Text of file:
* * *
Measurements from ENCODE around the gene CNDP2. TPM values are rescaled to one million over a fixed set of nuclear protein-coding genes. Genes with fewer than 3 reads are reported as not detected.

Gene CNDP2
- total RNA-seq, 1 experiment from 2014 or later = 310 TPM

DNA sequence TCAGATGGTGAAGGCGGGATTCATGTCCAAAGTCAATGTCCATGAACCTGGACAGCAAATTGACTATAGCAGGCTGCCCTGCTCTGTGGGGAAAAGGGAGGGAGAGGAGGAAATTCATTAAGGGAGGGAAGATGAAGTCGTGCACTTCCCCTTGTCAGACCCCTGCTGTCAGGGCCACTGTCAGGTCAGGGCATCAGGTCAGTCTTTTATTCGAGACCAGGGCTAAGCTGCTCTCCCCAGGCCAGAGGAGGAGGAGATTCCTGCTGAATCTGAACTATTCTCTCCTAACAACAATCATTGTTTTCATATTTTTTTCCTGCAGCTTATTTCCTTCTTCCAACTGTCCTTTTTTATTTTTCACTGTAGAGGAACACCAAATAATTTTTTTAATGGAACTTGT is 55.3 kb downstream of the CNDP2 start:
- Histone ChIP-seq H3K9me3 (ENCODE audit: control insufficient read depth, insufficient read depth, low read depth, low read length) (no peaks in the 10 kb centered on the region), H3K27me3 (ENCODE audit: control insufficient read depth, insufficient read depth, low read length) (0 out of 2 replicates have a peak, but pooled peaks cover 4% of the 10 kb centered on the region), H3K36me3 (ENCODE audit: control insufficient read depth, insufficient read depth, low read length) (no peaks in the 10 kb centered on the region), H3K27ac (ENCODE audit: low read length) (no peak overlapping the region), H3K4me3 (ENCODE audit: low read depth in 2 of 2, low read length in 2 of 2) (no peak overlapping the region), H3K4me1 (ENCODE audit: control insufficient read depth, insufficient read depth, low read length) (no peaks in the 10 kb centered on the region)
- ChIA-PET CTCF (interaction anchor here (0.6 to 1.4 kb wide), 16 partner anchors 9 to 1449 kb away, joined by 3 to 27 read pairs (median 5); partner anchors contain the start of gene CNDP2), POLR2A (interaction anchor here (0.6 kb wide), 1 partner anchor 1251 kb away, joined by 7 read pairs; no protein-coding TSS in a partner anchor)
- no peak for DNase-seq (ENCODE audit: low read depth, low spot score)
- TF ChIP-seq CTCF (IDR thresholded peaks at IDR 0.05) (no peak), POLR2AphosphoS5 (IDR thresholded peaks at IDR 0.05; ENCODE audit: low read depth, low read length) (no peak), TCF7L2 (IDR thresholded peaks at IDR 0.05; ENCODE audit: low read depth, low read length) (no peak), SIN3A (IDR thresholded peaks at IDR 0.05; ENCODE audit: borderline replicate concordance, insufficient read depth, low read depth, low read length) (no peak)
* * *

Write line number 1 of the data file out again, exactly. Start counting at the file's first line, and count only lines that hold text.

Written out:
Measurements from ENCODE around the gene CNDP2. TPM values are rescaled to one million over a fixed set of nuclear protein-coding genes. Genes with fewer than 3 reads are reported as not detected.